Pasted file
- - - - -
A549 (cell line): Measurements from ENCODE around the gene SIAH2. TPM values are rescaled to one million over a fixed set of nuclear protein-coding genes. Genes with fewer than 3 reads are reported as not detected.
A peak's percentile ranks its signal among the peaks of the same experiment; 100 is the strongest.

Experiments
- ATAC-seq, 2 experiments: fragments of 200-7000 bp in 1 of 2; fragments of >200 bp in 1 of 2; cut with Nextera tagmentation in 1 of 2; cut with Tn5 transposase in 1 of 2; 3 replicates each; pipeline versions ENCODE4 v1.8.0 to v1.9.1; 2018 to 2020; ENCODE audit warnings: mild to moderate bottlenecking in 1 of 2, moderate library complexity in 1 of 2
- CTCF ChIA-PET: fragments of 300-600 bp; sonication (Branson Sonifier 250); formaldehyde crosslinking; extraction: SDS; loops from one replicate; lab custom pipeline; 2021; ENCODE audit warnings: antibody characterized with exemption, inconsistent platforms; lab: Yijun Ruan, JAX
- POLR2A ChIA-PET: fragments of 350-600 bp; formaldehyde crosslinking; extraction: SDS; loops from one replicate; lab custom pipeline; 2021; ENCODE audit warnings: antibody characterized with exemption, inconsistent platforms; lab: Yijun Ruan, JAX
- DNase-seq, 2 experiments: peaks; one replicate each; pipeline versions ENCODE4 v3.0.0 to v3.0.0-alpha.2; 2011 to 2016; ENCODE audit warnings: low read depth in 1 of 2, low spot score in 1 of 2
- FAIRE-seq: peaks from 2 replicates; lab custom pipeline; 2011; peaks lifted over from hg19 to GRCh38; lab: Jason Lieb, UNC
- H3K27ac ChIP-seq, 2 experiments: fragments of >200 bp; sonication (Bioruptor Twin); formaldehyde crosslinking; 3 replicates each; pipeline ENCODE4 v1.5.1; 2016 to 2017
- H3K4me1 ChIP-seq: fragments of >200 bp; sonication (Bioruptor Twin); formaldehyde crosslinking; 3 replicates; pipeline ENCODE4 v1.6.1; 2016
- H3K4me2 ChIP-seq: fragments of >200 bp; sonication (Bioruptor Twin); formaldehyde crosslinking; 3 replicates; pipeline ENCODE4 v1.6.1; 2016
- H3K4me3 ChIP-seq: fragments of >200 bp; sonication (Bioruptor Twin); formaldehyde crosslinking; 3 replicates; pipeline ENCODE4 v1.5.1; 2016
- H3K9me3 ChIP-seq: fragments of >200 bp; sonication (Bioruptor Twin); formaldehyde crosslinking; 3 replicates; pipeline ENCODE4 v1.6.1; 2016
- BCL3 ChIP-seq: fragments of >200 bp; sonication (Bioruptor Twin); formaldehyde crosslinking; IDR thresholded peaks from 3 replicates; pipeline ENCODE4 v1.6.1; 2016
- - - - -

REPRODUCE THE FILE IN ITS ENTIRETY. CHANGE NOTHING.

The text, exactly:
A549 (cell line): Measurements from ENCODE around the gene SIAH2. TPM values are rescaled to one million over a fixed set of nuclear protein-coding genes. Genes with fewer than 3 reads are reported as not detected.
A peak's percentile ranks its signal among the peaks of the same experiment; 100 is the strongest.

Experiments
- ATAC-seq, 2 experiments: fragments of 200-7000 bp in 1 of 2; fragments of >200 bp in 1 of 2; cut with Nextera tagmentation in 1 of 2; cut with Tn5 transposase in 1 of 2; 3 replicates each; pipeline versions ENCODE4 v1.8.0 to v1.9.1; 2018 to 2020; ENCODE audit warnings: mild to moderate bottlenecking in 1 of 2, moderate library complexity in 1 of 2
- CTCF ChIA-PET: fragments of 300-600 bp; sonication (Branson Sonifier 250); formaldehyde crosslinking; extraction: SDS; loops from one replicate; lab custom pipeline; 2021; ENCODE audit warnings: antibody characterized with exemption, inconsistent platforms; lab: Yijun Ruan, JAX
- POLR2A ChIA-PET: fragments of 350-600 bp; formaldehyde crosslinking; extraction: SDS; loops from one replicate; lab custom pipeline; 2021; ENCODE audit warnings: antibody characterized with exemption, inconsistent platforms; lab: Yijun Ruan, JAX
- DNase-seq, 2 experiments: peaks; one replicate each; pipeline versions ENCODE4 v3.0.0 to v3.0.0-alpha.2; 2011 to 2016; ENCODE audit warnings: low read depth in 1 of 2, low spot score in 1 of 2
- FAIRE-seq: peaks from 2 replicates; lab custom pipeline; 2011; peaks lifted over from hg19 to GRCh38; lab: Jason Lieb, UNC
- H3K27ac ChIP-seq, 2 experiments: fragments of >200 bp; sonication (Bioruptor Twin); formaldehyde crosslinking; 3 replicates each; pipeline ENCODE4 v1.5.1; 2016 to 2017
- H3K4me1 ChIP-seq: fragments of >200 bp; sonication (Bioruptor Twin); formaldehyde crosslinking; 3 replicates; pipeline ENCODE4 v1.6.1; 2016
- H3K4me2 ChIP-seq: fragments of >200 bp; sonication (Bioruptor Twin); formaldehyde crosslinking; 3 replicates; pipeline ENCODE4 v1.6.1; 2016
- H3K4me3 ChIP-seq: fragments of >200 bp; sonication (Bioruptor Twin); formaldehyde crosslinking; 3 replicates; pipeline ENCODE4 v1.5.1; 2016
- H3K9me3 ChIP-seq: fragments of >200 bp; sonication (Bioruptor Twin); formaldehyde crosslinking; 3 replicates; pipeline ENCODE4 v1.6.1; 2016
- BCL3 ChIP-seq: fragments of >200 bp; sonication (Bioruptor Twin); formaldehyde crosslinking; IDR thresholded peaks from 3 replicates; pipeline ENCODE4 v1.6.1; 2016